Swedish Massage 101: Everything You Need to Know
If you’re looking to de-stress and relax after a long day, then you might be interested in Swedish massage. This type of bodywork originated in Sweden, hence the name, and it’s often used in combination with medical treatment to promote healing and overall wellness in patients suffering from conditions like fibromyalgia, joint pain, and chronic fatigue syndrome. But what are the benefits of Swedish massage? What does it involve? How can you get the most out of it? We’ve put together this guide on Swedish massage so that you can find the answers to all of these questions!
Does Swedish Massage Include Face?
Swedish massage is defined as a gentle form of massage. Swedish massage incorporates long strokes, kneading and friction techniques using oil or lotion to enhance relaxation and improve circulation. So does Swedish massage include face? Not usually, but sometimes it can be done for special occasions or for people who have certain health conditions. If you’re looking for more information on how Swedish massage works, where it is performed and who should get it, then read on!
What can I expect during a typical session?
Swedish massage focuses on reducing muscle tension, boosting blood flow and stimulating blood circulation. During a typical session, you can expect your therapist to use light, long strokes that promote relaxation. He or she will use various grips and pressure points to work out knots in your muscles. Because of its relaxing effects, Swedish massage is sometimes referred to as stress reduction therapy.
How long should my session last, and will there be breaks in between for me to get dressed again?
Swedish massage generally lasts an hour (unlike a deep tissue massage), but be sure to ask your therapist how long your session will last. They may need time at certain points in your massage to apply lotion or oil, and they might even step out of the room so you can get dressed again. So don’t be surprised if you have fewer than 60 minutes for your entire Swedish massage session. When booking a Swedish massage appointment, be sure to ask about any lotions, oils, or other products that are being used. If anything is unfamiliar or unwelcome—particularly during deep-tissue massages—make sure you speak up before it’s too late!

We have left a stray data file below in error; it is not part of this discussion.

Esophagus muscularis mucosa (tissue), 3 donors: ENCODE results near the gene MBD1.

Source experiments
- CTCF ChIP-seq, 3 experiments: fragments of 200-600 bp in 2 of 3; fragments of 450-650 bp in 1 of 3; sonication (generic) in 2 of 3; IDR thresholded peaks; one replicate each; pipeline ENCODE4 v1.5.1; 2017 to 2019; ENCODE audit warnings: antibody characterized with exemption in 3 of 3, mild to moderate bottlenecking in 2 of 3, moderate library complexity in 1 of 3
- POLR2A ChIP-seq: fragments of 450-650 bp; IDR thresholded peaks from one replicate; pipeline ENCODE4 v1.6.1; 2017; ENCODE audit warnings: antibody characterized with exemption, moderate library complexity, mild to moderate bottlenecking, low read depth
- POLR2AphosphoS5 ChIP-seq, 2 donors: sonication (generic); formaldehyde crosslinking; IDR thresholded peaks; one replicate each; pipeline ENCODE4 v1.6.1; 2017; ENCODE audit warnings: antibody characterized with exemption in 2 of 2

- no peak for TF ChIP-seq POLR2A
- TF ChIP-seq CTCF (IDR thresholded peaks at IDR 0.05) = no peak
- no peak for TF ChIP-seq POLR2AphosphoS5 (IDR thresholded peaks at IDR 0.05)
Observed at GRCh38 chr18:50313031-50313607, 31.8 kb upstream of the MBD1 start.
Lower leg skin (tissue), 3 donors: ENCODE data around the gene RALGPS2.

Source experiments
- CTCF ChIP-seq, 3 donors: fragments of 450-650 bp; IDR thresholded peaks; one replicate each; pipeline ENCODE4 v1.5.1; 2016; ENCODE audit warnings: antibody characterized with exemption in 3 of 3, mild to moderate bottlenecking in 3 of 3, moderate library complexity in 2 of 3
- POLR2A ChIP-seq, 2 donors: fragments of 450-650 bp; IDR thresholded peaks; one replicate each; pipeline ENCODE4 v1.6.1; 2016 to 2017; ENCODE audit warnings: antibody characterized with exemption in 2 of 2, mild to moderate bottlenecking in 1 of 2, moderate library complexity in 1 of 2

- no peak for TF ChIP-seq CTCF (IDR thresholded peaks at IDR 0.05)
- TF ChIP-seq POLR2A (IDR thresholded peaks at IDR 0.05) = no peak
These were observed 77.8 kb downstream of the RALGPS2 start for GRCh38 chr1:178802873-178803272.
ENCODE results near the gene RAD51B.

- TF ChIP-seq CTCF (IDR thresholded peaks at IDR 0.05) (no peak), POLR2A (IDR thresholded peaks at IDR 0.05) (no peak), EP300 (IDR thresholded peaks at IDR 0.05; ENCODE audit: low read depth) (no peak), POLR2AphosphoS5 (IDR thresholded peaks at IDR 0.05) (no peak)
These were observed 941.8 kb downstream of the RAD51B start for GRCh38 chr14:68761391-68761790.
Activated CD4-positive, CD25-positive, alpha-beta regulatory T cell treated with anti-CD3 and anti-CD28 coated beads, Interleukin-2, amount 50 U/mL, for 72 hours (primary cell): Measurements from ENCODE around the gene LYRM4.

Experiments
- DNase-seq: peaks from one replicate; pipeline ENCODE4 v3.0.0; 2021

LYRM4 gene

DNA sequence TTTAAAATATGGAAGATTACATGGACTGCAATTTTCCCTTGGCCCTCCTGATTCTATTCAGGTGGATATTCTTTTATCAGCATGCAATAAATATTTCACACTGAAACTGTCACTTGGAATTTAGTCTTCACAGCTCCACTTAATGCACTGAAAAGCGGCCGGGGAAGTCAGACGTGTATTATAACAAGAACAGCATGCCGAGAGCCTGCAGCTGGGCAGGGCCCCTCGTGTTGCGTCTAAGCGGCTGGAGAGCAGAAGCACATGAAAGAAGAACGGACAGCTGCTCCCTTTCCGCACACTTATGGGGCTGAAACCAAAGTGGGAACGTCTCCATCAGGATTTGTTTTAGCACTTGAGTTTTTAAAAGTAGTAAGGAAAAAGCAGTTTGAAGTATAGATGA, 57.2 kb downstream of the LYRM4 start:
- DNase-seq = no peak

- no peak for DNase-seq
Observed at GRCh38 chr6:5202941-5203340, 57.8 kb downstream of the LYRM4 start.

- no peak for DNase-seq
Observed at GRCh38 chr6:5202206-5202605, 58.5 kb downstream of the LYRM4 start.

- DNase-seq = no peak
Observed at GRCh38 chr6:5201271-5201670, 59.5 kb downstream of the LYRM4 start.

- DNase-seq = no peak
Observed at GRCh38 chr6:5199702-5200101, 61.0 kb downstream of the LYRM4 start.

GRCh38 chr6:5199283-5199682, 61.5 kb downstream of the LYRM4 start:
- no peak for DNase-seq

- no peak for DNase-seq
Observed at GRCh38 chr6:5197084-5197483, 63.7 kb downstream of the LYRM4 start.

Are there any risks or side effects of massage therapy that I should know about beforehand?
One of the main concerns people have about massage therapy is whether or not it’s safe. Generally speaking, most people experience no negative side effects with massage. However, it’s important that you speak with your doctor before starting a new treatment plan, especially if you are taking any medications or are experiencing health issues that may affect your ability to recover from a session. Those who take blood thinners (aspirin), diuretics, or other medications should also consult their doctor before beginning a regular massage regimen. As always, also be sure to let your therapist know if you experience pain during a session so they can make adjustments accordingly.
What is effleurage, petrissage, tapotement, vibration, and/or percussion, and how do they differ from one another?